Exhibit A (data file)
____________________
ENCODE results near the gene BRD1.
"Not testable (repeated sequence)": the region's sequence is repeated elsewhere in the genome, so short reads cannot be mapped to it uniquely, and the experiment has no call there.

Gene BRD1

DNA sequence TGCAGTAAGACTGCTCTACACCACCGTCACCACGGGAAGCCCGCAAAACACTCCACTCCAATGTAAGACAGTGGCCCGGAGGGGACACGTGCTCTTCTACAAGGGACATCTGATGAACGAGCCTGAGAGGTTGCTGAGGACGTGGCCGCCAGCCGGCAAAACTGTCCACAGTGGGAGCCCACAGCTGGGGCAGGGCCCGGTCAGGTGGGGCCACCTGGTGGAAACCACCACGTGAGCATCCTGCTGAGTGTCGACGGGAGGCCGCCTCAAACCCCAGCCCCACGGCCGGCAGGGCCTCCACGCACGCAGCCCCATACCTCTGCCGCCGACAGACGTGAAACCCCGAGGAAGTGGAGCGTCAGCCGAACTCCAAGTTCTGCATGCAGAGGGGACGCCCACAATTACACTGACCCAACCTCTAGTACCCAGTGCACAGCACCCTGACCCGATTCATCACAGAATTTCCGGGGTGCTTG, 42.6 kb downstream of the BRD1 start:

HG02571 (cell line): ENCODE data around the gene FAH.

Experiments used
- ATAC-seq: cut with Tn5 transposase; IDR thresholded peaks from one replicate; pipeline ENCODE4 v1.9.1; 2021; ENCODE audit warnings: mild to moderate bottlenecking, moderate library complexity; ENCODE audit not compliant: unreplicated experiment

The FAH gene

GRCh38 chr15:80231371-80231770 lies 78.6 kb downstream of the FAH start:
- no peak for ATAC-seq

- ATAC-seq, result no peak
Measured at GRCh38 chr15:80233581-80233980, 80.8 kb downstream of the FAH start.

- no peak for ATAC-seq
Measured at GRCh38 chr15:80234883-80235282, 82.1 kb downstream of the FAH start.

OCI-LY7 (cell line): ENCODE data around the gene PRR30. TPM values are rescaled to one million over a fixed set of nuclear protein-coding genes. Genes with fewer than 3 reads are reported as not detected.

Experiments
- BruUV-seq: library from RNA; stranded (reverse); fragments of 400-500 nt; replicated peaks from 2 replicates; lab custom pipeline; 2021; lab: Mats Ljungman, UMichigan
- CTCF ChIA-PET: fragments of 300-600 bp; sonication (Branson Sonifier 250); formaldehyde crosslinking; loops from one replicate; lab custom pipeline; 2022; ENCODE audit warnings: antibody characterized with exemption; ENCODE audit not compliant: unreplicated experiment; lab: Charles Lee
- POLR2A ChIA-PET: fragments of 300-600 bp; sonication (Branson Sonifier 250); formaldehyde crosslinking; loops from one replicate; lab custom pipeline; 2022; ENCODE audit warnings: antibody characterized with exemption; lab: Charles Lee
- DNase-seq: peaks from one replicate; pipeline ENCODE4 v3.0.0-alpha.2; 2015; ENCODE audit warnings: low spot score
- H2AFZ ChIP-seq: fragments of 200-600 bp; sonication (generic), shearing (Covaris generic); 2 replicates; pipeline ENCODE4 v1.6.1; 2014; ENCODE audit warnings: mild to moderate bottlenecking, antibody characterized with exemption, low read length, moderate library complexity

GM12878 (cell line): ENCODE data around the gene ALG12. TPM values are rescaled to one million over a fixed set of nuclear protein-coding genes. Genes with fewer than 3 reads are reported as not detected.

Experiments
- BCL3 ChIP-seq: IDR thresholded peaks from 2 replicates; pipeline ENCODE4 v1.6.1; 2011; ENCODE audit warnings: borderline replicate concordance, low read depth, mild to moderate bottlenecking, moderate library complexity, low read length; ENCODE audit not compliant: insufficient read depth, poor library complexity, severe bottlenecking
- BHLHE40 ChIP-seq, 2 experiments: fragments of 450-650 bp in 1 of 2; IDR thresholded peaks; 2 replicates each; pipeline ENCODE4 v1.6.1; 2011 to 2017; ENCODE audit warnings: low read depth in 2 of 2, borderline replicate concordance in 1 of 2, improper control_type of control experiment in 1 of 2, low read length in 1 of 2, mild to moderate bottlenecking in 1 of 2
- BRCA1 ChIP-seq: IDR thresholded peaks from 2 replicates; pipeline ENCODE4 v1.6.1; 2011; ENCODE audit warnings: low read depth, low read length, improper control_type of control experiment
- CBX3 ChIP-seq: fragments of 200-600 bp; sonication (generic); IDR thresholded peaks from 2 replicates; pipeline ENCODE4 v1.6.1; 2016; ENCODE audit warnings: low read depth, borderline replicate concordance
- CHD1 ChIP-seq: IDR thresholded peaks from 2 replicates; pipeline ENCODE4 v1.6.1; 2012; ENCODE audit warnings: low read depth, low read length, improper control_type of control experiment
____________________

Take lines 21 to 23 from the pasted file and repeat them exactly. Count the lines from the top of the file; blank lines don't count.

- H2AFZ ChIP-seq: fragments of 200-600 bp; sonication (generic), shearing (Covaris generic); 2 replicates; pipeline ENCODE4 v1.6.1; 2014; ENCODE audit warnings: mild to moderate bottlenecking, antibody characterized with exemption, low read length, moderate library complexity

GM12878 (cell line): ENCODE data around the gene ALG12. TPM values are rescaled to one million over a fixed set of nuclear protein-coding genes. Genes with fewer than 3 reads are reported as not detected.

Experiments